Feb. 2 (Bloomberg) -- India may investigate if Lanco Infratech Ltd., the nation’s second-largest non-state power utility, and Moser Baer India Ltd. broke rules to win more capacity than allowed in the country’s first solar auction.
“If there are any facts that indicate violations, we would do an inquiry,” Tarun Kapoor, joint secretary at the Ministry of New and Renewable Energy, said by telephone today. If there are violations, the government will bar them from the program, which means they’ll lose an assured government buyer, preferential rates at which to sell power and other guarantees, he said.
Lanco broke the rules in the country’s first solar auction by creating front companies to win more than the 105 megawatt capacity allowed, the Centre for Science and Environment said yesterday in New Delhi. If there’s an investigation, it may be widened to include Moser Baer India, Kapoor said.
Lanco and companies it set up won contracts to develop 235 megawatts of solar capacity, about 40 percent of the total awarded in December 2010, CSE said. Lanco denied breaking the rules, saying it reported its holdings in the other companies to the government agency charged with running the auction, NTPC Vidyut Vyapar Nigam Ltd., known as NVVN.
“There was no illegality involved,” Lanco said in a statement yesterday.
The company’s shares surged as much as 3.5 percent to 16.50 rupees in Mumbai and traded at 15.70 rupees as of 11:23 a.m. local time, extending yesterday’s 5.3 percent gain. Lanco fell 85 percent last year and bounced back in January, gaining 59 percent.
When NVVN investigated the matter, it was told that Lanco held no more than 49 percent in the seven companies that won the projects, Kapoor said.
NVVN sent letters to the seven companies in August and September, warning it would terminate contracts to buy their power unless Lanco reduced its stake in them, Anil Agrawal, chief executive officer of the state-run agency, said by phone from New Delhi.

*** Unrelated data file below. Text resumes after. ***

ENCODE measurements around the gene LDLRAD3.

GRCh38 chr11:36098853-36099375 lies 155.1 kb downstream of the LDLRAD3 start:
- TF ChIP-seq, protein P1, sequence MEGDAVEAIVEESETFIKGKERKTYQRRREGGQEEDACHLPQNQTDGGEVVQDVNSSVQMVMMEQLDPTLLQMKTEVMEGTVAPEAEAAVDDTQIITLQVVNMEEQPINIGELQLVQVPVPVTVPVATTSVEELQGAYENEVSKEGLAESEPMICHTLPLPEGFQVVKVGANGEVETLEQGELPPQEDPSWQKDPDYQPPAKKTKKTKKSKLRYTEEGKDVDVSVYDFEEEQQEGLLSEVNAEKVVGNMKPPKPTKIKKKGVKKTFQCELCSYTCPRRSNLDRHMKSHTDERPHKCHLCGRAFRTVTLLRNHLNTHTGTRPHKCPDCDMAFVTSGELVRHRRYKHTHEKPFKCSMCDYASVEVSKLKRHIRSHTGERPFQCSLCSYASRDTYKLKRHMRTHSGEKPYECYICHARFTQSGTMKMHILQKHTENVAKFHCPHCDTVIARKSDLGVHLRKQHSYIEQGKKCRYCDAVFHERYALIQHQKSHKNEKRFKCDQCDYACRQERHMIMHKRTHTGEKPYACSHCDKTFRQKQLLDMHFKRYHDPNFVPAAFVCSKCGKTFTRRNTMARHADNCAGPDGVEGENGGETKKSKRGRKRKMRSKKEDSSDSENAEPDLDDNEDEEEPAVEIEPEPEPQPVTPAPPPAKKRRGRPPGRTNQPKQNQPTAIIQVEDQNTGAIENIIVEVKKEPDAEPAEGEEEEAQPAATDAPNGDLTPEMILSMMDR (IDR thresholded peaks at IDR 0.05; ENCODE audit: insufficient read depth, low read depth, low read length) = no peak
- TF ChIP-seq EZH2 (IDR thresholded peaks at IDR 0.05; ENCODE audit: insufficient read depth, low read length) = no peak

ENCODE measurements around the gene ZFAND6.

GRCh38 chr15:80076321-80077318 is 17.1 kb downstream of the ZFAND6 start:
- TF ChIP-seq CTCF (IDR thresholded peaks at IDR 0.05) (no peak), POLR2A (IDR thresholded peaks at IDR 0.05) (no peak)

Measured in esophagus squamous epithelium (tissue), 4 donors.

The seven companies are named in Lanco’s September annual report as units or companies in which it holds preference shares. Lanco reduced its holdings in December after which the government considered the matter resolved, Agrawal said.
“The law provides that the developer may remedy the problem without being terminated and that’s exactly what happened,” Agrawal said.
CSE said Lanco created the companies to unfairly broaden its share of the awarded plants.
“Seven companies had direct links with Lanco, some having Lanco employees and their family members as directors while others had strong commercial ties to the company,” CSE said in a statement. “Lanco and the front companies bid for the projects in a unified fashion and the detailed project reports were almost identical -- word for word, page by page.”
Lanco didn’t respond directly to those allegations, saying it held stakes within a “permissible level” in the companies and provided them with “support” during bidding so that they could compete with larger rivals, according to its statement.
NVVN also sent a letter warning of termination to a unit of Moser Baer India, which resulted in the company reducing its stake in a 5 megawatt solar power plant, Agrawal said. Moser Baer spokesman Abhinav Kanchan didn’t immediately reply to an e-mail he sought when reached on his mobile phone for comment.
India awarded about 620 megawatts of solar capacity in December 2010 in its National Solar Mission, which targets adding 20,000 megawatts of solar capacity by 2022. The government awarded another 350 megawatts to bidders in December 2011.